A BIOGEOGRAPHIC ANALYSIS OF ORCHID DISTRIBUTIONS ON MOUNT KINABALU

TODD J. BARKMAN1, RIMI REPIN2, REED S. BEAMAN3 and JOHN H. BEAMAN4

1Department of Botany, University of Texas, Austin, TX,

2Park Botanist, Sabah Parks, Sabah, Malaysia,

3Department of Botany, University of Florida, Gainesville, FL,

4Department of Botany and Plant Pathology, Michigan State University, E. Lansing, MI.

Evidence presented in this paper suggests that inferred divergence of the present-day orchid flora at various delimited sites on Mount Kinabalu may be explained, in large part, through vicariant events resulting from historical geologic processes proposed by Collenette (1965). These processes include the initial uplift of the granitic pluton which produced the first high-elevation habitats. Final uplifting of the pluton in the mid- to late Pleistocene allowed recent colonisation of the highest elevation habitats. If the timing of Collenette's geological events are accurate for the formation of Mount Kinabalu, then much of the flora is quite young, particularly at the highest elevations. Results of this analysis also suggest that ultramafic sites, such as Marai Parai and Pig Hill, are habitat patches acting as islands with respect to plant colonisation. Indeed the occurrence of relatively high numbers of endemic species on these islands may be due to evolutionary processes analogous to those resulting in the formation of endemics on true oceanic islands. Because of their endemism as identified by our analyses, continued conservation efforts should focus on the high-elevation areas and ultramafic sites surrounding the mountain. Difficulty in distinguishing between ecological and historical factors is discussed with respect to the biogeographic patterns observed in this study.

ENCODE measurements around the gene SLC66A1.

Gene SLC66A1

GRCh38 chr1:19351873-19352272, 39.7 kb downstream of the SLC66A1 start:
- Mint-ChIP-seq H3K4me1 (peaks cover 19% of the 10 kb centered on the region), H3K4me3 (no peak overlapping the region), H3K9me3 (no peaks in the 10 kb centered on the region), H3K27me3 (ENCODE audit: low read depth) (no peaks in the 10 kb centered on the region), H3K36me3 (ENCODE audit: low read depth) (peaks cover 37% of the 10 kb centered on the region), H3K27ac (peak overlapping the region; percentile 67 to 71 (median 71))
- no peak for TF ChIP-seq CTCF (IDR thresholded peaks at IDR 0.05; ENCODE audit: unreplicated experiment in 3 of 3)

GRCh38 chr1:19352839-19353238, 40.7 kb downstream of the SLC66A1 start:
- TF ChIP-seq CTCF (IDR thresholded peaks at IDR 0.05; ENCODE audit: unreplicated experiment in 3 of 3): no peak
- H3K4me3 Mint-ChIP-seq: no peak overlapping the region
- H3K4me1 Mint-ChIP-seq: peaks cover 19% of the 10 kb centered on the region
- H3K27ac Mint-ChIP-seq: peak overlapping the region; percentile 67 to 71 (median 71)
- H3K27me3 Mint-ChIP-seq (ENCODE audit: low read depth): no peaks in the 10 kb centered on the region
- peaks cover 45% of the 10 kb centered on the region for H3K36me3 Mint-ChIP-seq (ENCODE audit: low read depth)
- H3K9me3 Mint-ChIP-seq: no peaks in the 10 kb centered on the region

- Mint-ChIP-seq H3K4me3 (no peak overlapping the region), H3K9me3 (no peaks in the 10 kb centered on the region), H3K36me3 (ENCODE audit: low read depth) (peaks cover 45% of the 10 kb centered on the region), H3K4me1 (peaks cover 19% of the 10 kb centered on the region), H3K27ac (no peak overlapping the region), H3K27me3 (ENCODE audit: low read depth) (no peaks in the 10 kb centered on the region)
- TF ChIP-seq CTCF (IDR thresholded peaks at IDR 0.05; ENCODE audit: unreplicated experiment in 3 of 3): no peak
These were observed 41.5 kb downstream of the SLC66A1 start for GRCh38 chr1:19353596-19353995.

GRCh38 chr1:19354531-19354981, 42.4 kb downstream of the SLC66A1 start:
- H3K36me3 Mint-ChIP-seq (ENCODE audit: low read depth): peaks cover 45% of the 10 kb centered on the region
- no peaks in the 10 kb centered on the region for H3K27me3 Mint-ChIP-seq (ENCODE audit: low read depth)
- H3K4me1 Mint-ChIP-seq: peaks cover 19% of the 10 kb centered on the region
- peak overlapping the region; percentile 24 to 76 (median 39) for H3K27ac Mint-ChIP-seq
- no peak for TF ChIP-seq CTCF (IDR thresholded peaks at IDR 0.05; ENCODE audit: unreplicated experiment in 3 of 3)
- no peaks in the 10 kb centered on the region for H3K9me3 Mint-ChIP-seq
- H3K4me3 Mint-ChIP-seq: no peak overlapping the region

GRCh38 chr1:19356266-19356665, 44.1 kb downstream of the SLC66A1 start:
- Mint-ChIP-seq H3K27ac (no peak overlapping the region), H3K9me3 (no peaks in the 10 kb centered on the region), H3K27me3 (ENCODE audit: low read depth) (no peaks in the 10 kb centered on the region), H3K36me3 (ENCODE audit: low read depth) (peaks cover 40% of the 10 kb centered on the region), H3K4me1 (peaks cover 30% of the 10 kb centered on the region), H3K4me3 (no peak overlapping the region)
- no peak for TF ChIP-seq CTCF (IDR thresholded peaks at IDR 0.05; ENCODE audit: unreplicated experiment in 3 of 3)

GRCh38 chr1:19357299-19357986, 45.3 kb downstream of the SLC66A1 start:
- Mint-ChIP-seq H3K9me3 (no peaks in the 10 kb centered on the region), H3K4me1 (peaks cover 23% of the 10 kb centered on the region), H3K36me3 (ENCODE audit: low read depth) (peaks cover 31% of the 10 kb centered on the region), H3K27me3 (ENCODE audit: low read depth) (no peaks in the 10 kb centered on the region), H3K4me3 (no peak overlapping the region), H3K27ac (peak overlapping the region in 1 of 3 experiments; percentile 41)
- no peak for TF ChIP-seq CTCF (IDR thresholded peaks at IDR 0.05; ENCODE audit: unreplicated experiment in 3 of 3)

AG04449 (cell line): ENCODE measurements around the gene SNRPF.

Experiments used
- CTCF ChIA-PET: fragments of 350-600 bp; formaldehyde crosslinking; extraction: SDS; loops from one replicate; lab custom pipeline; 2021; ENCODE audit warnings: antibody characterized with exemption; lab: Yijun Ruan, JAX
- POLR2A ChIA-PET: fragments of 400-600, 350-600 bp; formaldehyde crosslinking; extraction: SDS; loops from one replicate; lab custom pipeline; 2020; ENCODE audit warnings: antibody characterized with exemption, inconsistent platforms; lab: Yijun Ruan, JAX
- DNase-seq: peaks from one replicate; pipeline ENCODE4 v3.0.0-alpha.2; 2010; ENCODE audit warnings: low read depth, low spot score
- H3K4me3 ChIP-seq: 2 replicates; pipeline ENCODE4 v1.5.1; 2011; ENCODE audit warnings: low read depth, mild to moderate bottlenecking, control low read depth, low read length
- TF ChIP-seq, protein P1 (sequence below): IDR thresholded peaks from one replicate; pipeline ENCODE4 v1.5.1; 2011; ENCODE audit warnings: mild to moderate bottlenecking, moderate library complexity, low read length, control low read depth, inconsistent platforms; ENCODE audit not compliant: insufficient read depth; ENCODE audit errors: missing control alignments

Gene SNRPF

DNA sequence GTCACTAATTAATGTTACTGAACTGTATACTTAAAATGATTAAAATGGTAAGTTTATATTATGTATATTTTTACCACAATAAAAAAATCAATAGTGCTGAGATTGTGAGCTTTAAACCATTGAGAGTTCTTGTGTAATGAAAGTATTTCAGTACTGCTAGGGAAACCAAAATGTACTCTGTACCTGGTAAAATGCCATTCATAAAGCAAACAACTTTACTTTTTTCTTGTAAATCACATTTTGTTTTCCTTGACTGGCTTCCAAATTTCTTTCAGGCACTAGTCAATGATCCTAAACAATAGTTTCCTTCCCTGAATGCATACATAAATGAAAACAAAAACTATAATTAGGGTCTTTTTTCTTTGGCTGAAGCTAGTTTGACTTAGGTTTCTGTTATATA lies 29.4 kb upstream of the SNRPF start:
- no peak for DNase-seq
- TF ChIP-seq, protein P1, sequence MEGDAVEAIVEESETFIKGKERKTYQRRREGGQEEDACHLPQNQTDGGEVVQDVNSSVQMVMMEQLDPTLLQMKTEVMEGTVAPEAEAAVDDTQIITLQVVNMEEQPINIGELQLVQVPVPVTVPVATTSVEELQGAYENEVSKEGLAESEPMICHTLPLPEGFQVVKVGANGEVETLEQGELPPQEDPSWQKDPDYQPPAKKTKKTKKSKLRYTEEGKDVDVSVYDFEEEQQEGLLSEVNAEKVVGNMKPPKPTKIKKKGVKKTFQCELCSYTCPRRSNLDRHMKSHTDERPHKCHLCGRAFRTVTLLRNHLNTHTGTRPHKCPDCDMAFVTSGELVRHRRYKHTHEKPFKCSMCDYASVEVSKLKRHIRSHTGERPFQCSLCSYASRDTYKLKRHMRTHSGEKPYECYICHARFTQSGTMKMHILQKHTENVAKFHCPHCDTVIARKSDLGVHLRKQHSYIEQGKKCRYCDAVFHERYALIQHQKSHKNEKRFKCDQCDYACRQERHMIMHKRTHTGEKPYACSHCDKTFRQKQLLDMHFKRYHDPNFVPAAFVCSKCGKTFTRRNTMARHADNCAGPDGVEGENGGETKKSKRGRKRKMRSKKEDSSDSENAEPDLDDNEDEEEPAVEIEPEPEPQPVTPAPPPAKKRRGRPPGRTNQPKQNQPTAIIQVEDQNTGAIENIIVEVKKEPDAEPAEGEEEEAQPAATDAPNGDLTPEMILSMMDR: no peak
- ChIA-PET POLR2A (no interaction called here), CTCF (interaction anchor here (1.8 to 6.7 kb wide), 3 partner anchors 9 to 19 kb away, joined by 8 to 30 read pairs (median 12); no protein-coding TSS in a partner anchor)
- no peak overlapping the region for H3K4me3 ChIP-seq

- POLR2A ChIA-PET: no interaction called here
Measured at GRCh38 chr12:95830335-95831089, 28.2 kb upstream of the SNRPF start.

Satellite imagery of Mount Kinabalu draped over a digital terrain model of the mountain